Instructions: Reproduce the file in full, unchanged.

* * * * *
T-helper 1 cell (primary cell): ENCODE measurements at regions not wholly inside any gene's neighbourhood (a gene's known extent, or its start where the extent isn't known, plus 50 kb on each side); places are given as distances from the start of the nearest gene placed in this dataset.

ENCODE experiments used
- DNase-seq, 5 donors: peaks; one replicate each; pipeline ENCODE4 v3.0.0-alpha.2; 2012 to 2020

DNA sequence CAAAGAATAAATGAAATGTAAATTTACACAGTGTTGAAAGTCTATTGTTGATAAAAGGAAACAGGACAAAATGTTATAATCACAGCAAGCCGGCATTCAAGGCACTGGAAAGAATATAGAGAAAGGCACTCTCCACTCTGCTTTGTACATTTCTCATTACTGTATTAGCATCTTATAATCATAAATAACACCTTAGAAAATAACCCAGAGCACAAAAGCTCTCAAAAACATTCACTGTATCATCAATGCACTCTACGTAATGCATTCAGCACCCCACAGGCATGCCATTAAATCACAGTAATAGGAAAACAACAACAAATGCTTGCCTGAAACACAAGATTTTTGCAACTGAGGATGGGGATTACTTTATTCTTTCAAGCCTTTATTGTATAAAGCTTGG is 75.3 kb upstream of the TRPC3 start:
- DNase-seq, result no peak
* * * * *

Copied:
T-helper 1 cell (primary cell): ENCODE measurements at regions not wholly inside any gene's neighbourhood (a gene's known extent, or its start where the extent isn't known, plus 50 kb on each side); places are given as distances from the start of the nearest gene placed in this dataset.

ENCODE experiments used
- DNase-seq, 5 donors: peaks; one replicate each; pipeline ENCODE4 v3.0.0-alpha.2; 2012 to 2020

DNA sequence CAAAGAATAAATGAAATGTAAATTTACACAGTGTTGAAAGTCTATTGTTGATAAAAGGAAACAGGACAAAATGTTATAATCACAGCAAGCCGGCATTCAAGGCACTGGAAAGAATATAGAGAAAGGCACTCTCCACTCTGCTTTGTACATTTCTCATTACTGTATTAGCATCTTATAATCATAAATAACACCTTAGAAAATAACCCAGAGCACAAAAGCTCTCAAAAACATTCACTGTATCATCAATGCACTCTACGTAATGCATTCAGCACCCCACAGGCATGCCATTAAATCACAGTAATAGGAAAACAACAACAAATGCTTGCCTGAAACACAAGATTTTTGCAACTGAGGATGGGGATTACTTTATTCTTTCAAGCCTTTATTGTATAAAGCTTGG is 75.3 kb upstream of the TRPC3 start:
- DNase-seq, result no peak